Galway, a city by the sea and well known now for its vibrant festivals, music, pubs, and nightlife. Missy and I were pretty tired after our dreary day of driving, but we still decided to take in some of the city before taking an early night.
Galway center's streets are alive and bustling, with plenty of restaurants, shops, and pubs. We ate dinner at a restaurant called Couch Potatas, which specializes in all dishes made from the staple of Irish cooking: the potato. After this, we stumbled upon this place which claimed to have a trad music (traditional music) set starting at 8:45. Meanwhile, the Champions League Football championship was going on between Manchester United and Chelsea. We watched the first half, which was awesome, and then we headed over to catch the music at Tig Coili
The music was phenomenal and the pub was so atmospheric. Between sets, I had a chat with the guy sitting across the table here playing the stringed instrument, which he informed me was a bouzouki. We also met and talked to this incredible old, one-handed Irish drunkard in this pub. He was a fan of the Irish cider, Bulmers, and seemed to drown his troubles and sorrows in the sweet draught. Incredible character though with some interesting stories that just added to the whole genuine feel of the place.
Much to the chagrin of a couple local guys we were talking to in the bar, after the Champions League final was won by Man U., a large celebration poured out of the bars (namely the King's Head seen across the street, the same place Missy and I had watched the first half) and into Quay St. There was singing and chanting and the ringleader standing on a trash can. It was quite the sight, but kind of odd that such a large celebration was being held for an English team winning. Though part of this was explained to me by another local musician, who I talked to at the bar. Apparently, since football is "an English sport" and is frowned upon by the hardcore Irish, who much prefer their native sports of Gaelic football and hurling, many Irish footballers pursue the sport in England, and a good many of those go to Manchester.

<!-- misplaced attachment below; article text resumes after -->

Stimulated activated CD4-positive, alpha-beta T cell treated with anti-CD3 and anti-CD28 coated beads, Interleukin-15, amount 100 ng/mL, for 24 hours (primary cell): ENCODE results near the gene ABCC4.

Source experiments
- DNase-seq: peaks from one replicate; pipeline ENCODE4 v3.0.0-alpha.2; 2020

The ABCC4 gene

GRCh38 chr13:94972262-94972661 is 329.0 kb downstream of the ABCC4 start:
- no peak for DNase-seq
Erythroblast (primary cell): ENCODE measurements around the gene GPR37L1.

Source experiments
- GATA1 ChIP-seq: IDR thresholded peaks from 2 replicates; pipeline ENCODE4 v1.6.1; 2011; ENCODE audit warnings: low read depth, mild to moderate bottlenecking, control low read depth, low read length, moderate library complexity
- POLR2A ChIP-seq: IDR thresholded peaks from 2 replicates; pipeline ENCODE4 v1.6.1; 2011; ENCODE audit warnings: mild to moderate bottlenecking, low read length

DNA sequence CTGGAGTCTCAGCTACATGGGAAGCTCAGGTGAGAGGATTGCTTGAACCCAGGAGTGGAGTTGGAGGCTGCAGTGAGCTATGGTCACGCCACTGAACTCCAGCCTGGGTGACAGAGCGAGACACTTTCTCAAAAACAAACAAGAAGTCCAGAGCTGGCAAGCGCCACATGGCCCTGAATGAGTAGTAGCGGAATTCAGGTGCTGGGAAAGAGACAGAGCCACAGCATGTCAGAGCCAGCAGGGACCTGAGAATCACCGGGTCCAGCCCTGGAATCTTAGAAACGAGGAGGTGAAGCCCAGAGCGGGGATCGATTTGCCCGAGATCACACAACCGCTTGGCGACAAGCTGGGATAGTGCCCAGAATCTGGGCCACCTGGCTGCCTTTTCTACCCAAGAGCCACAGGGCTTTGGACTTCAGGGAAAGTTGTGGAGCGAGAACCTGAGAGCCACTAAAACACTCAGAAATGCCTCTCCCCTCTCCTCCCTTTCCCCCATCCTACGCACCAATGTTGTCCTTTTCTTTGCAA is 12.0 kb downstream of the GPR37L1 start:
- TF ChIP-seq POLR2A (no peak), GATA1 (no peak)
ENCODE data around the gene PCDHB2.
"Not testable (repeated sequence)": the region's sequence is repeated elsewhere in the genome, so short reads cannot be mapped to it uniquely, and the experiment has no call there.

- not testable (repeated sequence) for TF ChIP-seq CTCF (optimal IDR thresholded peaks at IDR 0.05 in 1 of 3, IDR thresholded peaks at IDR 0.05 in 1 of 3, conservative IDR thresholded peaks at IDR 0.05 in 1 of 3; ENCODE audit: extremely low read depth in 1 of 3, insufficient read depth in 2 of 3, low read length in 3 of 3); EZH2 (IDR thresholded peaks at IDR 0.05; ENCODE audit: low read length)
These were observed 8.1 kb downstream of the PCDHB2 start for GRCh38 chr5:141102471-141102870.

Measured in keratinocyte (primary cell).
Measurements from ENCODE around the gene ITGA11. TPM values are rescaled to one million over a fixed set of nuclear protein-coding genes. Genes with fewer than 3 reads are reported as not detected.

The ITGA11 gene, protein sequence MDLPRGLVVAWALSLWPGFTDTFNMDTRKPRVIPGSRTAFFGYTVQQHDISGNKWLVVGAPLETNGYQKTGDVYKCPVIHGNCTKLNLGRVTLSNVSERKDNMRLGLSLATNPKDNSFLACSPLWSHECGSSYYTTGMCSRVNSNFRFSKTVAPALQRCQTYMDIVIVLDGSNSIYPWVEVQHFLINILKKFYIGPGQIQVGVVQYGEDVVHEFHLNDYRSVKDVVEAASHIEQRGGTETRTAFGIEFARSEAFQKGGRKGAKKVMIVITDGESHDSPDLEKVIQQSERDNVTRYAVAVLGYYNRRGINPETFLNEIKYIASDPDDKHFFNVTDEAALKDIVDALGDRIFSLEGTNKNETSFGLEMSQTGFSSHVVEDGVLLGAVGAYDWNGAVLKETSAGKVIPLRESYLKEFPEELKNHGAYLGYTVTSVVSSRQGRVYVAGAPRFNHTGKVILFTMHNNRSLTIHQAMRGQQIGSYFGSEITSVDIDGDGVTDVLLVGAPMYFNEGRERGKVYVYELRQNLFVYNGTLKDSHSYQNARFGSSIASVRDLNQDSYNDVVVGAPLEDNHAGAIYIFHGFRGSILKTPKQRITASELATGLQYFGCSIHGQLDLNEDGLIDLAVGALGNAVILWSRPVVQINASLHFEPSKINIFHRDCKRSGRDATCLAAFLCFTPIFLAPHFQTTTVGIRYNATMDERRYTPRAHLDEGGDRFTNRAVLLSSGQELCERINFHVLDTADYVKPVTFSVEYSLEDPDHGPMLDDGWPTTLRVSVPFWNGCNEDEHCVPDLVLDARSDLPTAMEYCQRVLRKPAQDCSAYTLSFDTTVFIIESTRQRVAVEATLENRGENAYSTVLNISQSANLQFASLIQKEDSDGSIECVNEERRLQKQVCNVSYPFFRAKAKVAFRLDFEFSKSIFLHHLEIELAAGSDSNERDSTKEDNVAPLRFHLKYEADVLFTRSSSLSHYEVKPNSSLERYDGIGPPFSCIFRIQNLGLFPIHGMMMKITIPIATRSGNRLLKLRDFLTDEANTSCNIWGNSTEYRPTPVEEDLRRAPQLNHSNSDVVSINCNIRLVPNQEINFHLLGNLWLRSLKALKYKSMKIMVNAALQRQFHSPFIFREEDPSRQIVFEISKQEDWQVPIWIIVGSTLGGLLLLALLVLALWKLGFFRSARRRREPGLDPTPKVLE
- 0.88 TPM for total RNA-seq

Quay St. Galway City. Quay St. and the adjoining High St., Shop St., and William St. are a long, pedestrian only series of shop and pub lined streets, which would take quite some time to fully explore considering all the cool little off-shooting alleys and side streets. Like Kilkenny, Galway has old medieval buildings scattered about it. One of the largest is Lynch's Castle right in the heart of the city center, which used to be the home of the city's leading family from the 15th to the 17th century. Now the massive stone structure is a bank.
There were tons of swans where the River Corrib meets Galway Bay. Missy and I also saw our first Irish rainbow here in Galway. From here on, I am going to give Missy credit for her pictures by putting her initials (MLK) at the end of the comments beneath them. MLK
Galway was a great city, but being there, I definitely realized that my travel tastes have developed into seeking out more natural beauty and small, charming towns and villages instead of wandering the larger cities, regardless of how culture soaked they may be. MLK